How to break a weak sleep cycle: flaws of week-day sleepiness
Most Aussies spend their weekdays working away with family or job commitments, so it’s no wonder that by the time the weekend rolls around, many of us think that it’s the perfect time to catch-up on lost sleep.
But does trying to overcompensate for sleep actually end up balancing out a weak weekly sleep cycle?
You might feel as though you’re better rested on weekends by sustaining this uneven sleeping pattern, but chances are you aren’t accumulating enough quality sleep to help your body function at its optimum.
How much sleep do I actually need?
Similar to an individual’s differences in height and weight, the amount of quality sleep we need varies from person to person.
While some people might try and scrape by with between 5 to 6 hours sleep each evening, research has found that most Australian adults actually need to doze for at least 7 – 9 hours each night1.
Unless you’re prioritising sleep and making an active effort to switch off in time to clock up at least 7 – 9 hours each night, you may be feeling sluggish several mornings a week.
Maybe this is why Aussies love to squeeze a cheeky nap into their schedules. In fact, a recent study found that out of more than 1000 Australians surveyed, at least 13 per cent reported having a kip2.
What’s the deal with being awake on weeknights?
After social drinks and dinners, late-night sport games and the temptation of watching a movie – there’s numerous reasons as to why Australians find it hard to switch off and sleep on weeknights.
On average, Aussies’ sleep for seven hours on weeknights and only manage to squeeze in an extra 15 minutes or so on weekends in an effort to boost their weekly slumber stats3.
But these figures are insufficient to catch-up on the amount of sleep missed and – not surprisingly – the research also identifies that as a result, we’re not waking up feeling as fresh as a daisy.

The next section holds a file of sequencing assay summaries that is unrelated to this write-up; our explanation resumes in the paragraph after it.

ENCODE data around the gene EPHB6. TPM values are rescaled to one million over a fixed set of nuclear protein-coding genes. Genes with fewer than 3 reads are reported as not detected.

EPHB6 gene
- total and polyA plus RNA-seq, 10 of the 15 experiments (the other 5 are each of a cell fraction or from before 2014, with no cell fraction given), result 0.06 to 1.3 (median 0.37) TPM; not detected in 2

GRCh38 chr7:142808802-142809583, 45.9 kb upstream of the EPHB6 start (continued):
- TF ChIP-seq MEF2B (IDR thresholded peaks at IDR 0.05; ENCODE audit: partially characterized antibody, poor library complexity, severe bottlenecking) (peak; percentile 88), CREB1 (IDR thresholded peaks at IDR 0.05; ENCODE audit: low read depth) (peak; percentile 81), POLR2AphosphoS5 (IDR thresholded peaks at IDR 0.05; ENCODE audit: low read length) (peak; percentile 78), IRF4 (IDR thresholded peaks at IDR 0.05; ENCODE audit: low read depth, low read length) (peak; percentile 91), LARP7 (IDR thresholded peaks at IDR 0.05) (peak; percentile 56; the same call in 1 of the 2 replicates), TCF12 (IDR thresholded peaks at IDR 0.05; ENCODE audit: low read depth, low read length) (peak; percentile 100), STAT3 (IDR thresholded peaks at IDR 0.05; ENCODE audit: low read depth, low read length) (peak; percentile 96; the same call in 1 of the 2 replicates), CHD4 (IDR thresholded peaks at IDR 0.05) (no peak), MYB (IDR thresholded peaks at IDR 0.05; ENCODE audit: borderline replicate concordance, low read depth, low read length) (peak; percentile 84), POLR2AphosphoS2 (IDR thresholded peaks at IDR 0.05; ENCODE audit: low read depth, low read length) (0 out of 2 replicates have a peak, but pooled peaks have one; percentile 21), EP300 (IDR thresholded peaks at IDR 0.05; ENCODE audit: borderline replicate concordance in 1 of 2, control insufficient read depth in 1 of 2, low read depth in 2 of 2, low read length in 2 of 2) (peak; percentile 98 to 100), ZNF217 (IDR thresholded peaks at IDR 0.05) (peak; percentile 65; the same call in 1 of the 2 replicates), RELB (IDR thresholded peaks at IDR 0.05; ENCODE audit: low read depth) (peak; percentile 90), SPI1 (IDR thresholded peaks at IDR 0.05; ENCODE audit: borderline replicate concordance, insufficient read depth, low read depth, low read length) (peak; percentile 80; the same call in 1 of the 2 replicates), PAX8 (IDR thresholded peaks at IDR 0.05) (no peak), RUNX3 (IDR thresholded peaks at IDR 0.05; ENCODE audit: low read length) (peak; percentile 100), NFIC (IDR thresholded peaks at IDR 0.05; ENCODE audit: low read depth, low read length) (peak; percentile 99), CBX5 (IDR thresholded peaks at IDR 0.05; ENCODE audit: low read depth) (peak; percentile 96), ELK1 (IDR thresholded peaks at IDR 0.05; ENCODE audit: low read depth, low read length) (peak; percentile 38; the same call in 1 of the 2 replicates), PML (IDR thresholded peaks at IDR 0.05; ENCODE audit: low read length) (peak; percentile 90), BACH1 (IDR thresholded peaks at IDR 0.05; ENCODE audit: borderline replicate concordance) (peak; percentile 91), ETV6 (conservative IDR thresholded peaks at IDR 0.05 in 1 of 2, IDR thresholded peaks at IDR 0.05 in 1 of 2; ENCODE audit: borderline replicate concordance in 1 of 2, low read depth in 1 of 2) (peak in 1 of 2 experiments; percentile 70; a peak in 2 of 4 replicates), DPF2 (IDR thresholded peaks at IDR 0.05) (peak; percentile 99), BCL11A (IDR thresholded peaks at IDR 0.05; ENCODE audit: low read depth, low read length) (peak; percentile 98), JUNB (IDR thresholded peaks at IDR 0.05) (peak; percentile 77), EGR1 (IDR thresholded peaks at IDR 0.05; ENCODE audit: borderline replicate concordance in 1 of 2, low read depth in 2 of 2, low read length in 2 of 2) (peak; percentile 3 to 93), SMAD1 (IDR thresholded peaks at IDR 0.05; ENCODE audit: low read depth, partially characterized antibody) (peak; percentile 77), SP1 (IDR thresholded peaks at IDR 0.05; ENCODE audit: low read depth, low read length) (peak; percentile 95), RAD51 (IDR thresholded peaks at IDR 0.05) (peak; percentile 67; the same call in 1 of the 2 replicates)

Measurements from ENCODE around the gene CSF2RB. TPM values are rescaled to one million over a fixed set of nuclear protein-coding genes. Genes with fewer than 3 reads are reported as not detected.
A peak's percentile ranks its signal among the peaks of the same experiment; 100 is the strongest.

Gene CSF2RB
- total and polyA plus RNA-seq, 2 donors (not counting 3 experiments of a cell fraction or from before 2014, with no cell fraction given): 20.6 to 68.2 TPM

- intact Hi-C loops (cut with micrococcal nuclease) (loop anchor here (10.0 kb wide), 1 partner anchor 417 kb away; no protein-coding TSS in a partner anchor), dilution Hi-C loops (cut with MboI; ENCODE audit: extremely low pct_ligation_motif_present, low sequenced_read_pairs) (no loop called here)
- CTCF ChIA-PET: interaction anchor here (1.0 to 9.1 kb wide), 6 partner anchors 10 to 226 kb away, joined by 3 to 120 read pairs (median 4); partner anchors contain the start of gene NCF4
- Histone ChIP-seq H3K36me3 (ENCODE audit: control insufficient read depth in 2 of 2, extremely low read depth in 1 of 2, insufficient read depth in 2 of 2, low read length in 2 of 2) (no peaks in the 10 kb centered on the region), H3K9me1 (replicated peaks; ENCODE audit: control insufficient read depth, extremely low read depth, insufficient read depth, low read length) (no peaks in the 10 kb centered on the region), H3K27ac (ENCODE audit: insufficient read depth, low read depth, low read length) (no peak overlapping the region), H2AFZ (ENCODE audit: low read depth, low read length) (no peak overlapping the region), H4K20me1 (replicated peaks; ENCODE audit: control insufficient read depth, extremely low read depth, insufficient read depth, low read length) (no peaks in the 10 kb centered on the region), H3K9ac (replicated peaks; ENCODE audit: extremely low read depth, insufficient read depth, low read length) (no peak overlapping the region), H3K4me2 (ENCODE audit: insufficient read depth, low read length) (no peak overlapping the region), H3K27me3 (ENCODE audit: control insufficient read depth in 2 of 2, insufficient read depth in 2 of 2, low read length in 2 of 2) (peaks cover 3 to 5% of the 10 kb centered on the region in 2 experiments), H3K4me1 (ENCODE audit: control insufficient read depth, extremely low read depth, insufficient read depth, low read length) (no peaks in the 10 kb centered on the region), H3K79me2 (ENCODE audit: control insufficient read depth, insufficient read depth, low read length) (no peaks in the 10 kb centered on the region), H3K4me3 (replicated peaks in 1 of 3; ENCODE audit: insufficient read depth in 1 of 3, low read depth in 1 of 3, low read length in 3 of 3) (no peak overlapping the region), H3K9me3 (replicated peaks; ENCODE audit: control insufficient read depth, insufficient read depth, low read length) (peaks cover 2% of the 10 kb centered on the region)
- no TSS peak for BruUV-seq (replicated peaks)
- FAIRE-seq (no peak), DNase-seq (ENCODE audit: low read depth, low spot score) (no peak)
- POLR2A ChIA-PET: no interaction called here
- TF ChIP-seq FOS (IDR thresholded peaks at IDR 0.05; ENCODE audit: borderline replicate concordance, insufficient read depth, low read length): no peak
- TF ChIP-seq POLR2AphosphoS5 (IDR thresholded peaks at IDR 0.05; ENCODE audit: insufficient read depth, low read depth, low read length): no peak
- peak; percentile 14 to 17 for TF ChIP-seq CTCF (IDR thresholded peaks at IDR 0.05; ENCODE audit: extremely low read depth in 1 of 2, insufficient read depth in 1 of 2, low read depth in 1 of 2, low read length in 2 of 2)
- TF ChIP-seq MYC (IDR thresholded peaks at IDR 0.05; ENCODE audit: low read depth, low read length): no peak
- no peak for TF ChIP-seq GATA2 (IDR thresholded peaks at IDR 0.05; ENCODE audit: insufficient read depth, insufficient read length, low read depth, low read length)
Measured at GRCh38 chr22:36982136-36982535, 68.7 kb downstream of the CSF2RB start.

In fact, Australia might be in the middle of a sleep deprivation epidemic that is impacting the nation’s productivity, risking safety and damaging mental health. Research has found that 33 to 45 percent of Aussie adults sleep either poorly or not long enough most nights, leaving them with fatigue and irritability4.
It’s time to reassess our priorities and realise that lazy weekends can’t compensate for week-day sleepiness.
Remember that playing catch-up doesn’t cut it
Sleep debt can accumulate for nights, weeks or more, and in most cases, it’s due to burning the candle at both ends.
Even if you are able to sleep your weekend away, playing catch-up with your sleep over a single weekend of extended sleep is highly unlikely to rescue you from your accumulated sleep debt5.
The good news is that with some effort and planning, you can repay your sleep debt.
How to repay your sleep debt
While there’s no quick fix, you can give your sleep cycle a makeover and repay your sleep debt. Here’s how:
- Make sure you’re doing all you can to get the best night’s rest possible. Start by downloading our free eBook, ‘8 Ways to Get a Better Night’s Sleep’ for our expert advice
- Stop thinking of your week as ‘weeknights’ and ‘weekends’ and treat both nights the same. The key to good sleep is consistency!
- Create – and stick to – a realistic nightly routine. Switch off your electronic devices, run a bath, read a book – just make sure you’re preparing to sleep at least half an hour before you actually plan to, as it can take time to finish last minute tasks and fully wind down
- Bump up your sleeping hours gradually. A good trick to try is start by increasing your sleep intervals by 15 minutes over the course of a week – soon you’ll start clocking up the correct amount of hours
If you are following good sleep hygiene and still feel like there is an issue with your sleep, it might be a good idea to take our free online Sleep Assessment available on our website.
The assessment is quick and easy to do from the comfort of your own home, but better still it will give you an idea of what might be causing your sleep issues.